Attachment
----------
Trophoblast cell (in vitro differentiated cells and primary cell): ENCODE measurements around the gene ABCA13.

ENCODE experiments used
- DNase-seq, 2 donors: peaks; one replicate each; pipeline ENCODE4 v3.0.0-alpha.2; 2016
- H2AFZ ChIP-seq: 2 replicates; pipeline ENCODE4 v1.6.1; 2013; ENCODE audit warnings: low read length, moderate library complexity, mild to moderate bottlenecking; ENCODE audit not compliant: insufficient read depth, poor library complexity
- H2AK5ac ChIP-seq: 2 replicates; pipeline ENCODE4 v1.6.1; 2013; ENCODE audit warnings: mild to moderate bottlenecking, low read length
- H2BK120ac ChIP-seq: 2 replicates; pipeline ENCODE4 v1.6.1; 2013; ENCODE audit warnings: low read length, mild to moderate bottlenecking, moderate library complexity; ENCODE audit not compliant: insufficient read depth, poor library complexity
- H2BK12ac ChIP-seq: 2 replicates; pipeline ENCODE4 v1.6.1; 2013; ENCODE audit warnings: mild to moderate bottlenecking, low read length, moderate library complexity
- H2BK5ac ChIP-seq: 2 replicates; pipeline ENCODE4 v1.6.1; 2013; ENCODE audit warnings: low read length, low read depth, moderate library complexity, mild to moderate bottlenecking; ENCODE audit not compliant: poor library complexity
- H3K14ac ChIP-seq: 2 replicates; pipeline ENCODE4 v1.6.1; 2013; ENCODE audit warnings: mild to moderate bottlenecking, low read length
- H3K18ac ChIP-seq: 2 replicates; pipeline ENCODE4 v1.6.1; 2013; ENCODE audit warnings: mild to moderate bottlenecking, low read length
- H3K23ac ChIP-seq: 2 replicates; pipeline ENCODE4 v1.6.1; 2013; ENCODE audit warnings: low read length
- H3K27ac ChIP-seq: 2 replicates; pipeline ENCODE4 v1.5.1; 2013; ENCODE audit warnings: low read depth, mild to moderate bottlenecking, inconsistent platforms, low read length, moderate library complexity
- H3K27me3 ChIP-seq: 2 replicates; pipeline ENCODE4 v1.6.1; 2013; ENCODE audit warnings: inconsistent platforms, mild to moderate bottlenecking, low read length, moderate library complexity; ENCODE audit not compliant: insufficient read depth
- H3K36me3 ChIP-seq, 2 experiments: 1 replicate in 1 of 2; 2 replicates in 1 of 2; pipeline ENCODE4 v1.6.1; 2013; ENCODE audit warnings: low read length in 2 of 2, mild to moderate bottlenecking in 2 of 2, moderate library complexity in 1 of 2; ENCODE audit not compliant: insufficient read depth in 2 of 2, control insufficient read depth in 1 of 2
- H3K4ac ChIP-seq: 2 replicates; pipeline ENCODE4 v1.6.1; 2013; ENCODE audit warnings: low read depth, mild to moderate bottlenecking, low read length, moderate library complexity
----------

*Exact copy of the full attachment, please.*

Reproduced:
Trophoblast cell (in vitro differentiated cells and primary cell): ENCODE measurements around the gene ABCA13.

ENCODE experiments used
- DNase-seq, 2 donors: peaks; one replicate each; pipeline ENCODE4 v3.0.0-alpha.2; 2016
- H2AFZ ChIP-seq: 2 replicates; pipeline ENCODE4 v1.6.1; 2013; ENCODE audit warnings: low read length, moderate library complexity, mild to moderate bottlenecking; ENCODE audit not compliant: insufficient read depth, poor library complexity
- H2AK5ac ChIP-seq: 2 replicates; pipeline ENCODE4 v1.6.1; 2013; ENCODE audit warnings: mild to moderate bottlenecking, low read length
- H2BK120ac ChIP-seq: 2 replicates; pipeline ENCODE4 v1.6.1; 2013; ENCODE audit warnings: low read length, mild to moderate bottlenecking, moderate library complexity; ENCODE audit not compliant: insufficient read depth, poor library complexity
- H2BK12ac ChIP-seq: 2 replicates; pipeline ENCODE4 v1.6.1; 2013; ENCODE audit warnings: mild to moderate bottlenecking, low read length, moderate library complexity
- H2BK5ac ChIP-seq: 2 replicates; pipeline ENCODE4 v1.6.1; 2013; ENCODE audit warnings: low read length, low read depth, moderate library complexity, mild to moderate bottlenecking; ENCODE audit not compliant: poor library complexity
- H3K14ac ChIP-seq: 2 replicates; pipeline ENCODE4 v1.6.1; 2013; ENCODE audit warnings: mild to moderate bottlenecking, low read length
- H3K18ac ChIP-seq: 2 replicates; pipeline ENCODE4 v1.6.1; 2013; ENCODE audit warnings: mild to moderate bottlenecking, low read length
- H3K23ac ChIP-seq: 2 replicates; pipeline ENCODE4 v1.6.1; 2013; ENCODE audit warnings: low read length
- H3K27ac ChIP-seq: 2 replicates; pipeline ENCODE4 v1.5.1; 2013; ENCODE audit warnings: low read depth, mild to moderate bottlenecking, inconsistent platforms, low read length, moderate library complexity
- H3K27me3 ChIP-seq: 2 replicates; pipeline ENCODE4 v1.6.1; 2013; ENCODE audit warnings: inconsistent platforms, mild to moderate bottlenecking, low read length, moderate library complexity; ENCODE audit not compliant: insufficient read depth
- H3K36me3 ChIP-seq, 2 experiments: 1 replicate in 1 of 2; 2 replicates in 1 of 2; pipeline ENCODE4 v1.6.1; 2013; ENCODE audit warnings: low read length in 2 of 2, mild to moderate bottlenecking in 2 of 2, moderate library complexity in 1 of 2; ENCODE audit not compliant: insufficient read depth in 2 of 2, control insufficient read depth in 1 of 2
- H3K4ac ChIP-seq: 2 replicates; pipeline ENCODE4 v1.6.1; 2013; ENCODE audit warnings: low read depth, mild to moderate bottlenecking, low read length, moderate library complexity